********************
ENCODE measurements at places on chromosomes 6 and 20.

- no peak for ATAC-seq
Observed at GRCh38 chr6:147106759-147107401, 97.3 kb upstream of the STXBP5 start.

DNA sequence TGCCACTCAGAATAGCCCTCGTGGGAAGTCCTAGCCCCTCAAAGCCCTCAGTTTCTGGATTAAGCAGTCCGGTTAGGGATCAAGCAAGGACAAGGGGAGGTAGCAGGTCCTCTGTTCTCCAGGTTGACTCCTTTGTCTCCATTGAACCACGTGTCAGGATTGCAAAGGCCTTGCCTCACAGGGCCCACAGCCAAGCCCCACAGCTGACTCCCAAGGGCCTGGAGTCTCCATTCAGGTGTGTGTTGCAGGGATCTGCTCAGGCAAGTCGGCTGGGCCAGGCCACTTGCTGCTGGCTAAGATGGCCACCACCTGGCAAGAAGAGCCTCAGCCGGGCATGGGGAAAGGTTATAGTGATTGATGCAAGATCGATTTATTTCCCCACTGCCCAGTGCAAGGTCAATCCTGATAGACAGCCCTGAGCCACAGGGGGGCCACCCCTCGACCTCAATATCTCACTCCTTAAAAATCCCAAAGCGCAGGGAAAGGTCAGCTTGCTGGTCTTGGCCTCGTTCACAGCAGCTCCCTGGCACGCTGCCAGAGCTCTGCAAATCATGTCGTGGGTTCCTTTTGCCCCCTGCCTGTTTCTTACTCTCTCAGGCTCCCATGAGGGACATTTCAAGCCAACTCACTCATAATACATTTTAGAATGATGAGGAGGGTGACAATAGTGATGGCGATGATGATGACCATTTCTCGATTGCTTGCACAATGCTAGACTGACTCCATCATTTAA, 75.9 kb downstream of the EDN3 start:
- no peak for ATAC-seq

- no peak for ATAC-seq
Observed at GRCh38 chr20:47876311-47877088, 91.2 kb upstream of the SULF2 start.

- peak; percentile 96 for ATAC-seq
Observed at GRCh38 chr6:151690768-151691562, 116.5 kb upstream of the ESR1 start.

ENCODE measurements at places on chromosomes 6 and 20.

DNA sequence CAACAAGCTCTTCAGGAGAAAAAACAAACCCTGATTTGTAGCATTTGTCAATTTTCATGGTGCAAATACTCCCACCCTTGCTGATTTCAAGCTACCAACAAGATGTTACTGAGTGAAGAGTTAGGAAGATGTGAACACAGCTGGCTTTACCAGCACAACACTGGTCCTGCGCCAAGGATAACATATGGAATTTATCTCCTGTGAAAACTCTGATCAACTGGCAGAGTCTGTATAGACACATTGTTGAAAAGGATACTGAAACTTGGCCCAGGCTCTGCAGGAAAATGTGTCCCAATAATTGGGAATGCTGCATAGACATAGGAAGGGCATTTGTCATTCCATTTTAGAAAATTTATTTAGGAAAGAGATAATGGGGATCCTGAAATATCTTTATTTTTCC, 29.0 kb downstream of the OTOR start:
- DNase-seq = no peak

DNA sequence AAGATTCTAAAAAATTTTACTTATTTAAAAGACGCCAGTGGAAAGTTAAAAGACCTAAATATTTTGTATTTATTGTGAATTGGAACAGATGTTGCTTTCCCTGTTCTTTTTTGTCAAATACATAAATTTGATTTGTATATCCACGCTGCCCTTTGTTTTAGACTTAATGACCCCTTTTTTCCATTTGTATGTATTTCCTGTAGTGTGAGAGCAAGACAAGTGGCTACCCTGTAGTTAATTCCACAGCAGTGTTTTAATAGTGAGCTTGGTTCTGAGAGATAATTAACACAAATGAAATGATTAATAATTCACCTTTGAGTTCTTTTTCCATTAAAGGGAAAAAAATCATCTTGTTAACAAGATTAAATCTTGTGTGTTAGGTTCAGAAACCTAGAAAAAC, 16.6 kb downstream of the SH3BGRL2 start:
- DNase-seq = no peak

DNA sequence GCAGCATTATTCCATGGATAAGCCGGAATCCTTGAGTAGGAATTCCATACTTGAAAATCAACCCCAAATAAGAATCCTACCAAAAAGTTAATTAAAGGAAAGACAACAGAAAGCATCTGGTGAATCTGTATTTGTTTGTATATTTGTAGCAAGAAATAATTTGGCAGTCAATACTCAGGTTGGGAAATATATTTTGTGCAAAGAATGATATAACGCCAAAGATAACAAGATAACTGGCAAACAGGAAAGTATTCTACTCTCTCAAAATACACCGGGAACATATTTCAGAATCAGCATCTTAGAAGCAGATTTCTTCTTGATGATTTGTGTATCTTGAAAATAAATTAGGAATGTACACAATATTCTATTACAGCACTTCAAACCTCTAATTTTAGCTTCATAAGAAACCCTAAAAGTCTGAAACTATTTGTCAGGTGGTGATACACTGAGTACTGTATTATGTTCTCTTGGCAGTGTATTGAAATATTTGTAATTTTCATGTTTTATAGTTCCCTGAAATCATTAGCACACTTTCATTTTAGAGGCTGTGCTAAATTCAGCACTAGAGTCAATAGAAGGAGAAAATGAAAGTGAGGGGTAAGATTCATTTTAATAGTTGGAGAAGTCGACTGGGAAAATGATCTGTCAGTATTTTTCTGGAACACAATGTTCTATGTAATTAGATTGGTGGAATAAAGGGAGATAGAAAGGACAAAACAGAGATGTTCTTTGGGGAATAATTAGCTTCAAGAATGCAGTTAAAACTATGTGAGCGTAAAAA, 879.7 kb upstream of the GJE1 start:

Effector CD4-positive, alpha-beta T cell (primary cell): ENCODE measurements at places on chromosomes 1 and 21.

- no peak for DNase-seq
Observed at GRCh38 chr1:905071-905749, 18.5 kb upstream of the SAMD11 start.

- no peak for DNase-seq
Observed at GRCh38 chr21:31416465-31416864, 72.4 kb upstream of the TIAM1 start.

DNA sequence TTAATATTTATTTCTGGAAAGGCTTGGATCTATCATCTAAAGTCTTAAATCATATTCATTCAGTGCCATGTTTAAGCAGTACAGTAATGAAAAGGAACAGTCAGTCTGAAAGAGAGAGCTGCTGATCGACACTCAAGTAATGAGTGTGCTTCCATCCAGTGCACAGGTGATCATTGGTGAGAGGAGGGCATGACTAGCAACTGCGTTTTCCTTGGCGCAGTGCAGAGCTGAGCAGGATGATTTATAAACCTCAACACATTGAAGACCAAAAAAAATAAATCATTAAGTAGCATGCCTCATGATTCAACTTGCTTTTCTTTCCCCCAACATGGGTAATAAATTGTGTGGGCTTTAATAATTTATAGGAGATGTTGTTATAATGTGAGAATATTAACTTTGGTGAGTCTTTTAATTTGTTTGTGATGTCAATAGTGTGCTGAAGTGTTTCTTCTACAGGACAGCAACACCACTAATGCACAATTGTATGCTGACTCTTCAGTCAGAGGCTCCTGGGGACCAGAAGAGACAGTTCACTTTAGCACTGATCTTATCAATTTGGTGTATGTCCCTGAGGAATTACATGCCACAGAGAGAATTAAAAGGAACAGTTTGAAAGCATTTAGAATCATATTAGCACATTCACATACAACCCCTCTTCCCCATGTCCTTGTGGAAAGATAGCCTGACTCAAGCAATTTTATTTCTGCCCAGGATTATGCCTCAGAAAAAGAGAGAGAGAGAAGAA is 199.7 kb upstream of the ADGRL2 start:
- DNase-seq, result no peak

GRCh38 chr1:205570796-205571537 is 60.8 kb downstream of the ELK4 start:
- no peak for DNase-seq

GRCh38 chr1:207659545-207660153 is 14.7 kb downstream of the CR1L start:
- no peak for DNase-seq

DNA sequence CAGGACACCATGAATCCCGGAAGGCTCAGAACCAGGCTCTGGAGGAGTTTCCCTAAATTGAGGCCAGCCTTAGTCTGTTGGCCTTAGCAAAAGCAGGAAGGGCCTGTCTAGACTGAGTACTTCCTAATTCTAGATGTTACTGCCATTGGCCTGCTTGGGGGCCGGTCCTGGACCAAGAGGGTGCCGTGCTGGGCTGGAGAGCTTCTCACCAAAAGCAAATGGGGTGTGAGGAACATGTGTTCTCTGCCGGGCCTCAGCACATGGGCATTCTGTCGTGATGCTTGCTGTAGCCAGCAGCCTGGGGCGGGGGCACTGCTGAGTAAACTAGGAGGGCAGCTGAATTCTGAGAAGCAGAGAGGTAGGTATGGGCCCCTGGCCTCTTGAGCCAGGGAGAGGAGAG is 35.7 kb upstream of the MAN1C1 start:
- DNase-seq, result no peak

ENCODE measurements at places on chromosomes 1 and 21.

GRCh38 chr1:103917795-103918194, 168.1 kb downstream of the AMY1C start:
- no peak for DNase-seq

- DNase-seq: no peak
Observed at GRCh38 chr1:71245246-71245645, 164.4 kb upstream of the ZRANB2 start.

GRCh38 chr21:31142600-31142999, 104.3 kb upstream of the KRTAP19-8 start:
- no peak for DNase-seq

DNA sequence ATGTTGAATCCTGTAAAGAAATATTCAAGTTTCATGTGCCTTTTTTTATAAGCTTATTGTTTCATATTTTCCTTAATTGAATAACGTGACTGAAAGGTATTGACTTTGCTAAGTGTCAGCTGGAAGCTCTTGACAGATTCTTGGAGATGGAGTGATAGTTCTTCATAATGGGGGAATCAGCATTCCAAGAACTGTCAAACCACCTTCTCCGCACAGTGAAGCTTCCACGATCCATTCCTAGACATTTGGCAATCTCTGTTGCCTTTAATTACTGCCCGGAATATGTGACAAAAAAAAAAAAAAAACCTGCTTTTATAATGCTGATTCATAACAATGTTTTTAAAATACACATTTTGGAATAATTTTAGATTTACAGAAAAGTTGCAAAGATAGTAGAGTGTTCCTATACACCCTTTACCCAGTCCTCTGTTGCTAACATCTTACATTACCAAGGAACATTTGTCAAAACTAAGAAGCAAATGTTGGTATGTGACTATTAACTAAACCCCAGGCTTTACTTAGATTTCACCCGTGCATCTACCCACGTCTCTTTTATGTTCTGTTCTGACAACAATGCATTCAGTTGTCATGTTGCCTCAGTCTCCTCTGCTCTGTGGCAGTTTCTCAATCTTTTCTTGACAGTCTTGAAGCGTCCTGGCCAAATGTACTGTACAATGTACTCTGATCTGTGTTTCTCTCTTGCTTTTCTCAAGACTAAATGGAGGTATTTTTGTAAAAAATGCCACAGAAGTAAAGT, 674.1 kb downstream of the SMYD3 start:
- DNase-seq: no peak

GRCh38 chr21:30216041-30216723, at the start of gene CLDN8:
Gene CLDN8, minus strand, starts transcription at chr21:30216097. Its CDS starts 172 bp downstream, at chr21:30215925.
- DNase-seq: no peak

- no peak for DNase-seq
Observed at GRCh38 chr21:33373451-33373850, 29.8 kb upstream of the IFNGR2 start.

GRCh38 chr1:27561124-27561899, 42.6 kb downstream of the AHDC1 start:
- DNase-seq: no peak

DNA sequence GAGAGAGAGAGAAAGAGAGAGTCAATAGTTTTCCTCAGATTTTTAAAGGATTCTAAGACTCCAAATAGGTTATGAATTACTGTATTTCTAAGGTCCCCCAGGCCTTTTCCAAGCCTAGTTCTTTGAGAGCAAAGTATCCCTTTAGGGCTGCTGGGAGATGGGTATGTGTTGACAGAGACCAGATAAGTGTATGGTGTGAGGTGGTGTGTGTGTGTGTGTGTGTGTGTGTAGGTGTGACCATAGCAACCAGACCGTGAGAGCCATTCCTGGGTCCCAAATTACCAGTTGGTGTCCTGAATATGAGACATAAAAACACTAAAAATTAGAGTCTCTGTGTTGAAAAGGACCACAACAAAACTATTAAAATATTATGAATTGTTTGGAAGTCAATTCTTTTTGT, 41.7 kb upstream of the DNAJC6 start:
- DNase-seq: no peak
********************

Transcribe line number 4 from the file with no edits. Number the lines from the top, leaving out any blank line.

DNA sequence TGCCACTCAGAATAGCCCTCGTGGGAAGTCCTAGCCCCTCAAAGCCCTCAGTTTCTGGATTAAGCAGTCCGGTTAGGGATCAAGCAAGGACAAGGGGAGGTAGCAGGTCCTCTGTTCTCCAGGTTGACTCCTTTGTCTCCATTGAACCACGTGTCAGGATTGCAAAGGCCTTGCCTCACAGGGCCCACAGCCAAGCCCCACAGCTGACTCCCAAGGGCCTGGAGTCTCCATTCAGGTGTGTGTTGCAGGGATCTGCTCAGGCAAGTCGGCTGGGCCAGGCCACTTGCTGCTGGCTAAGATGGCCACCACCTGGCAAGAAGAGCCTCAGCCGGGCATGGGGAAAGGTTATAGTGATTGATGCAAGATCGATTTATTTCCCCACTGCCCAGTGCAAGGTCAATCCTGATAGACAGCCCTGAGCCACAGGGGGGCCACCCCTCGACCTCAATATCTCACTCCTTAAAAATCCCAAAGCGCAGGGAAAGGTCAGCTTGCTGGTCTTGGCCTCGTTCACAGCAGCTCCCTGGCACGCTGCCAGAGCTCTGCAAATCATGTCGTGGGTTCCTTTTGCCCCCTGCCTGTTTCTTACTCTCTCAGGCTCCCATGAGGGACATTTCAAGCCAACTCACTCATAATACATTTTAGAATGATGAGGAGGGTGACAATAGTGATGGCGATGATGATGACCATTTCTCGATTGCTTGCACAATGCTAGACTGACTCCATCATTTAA, 75.9 kb downstream of the EDN3 start: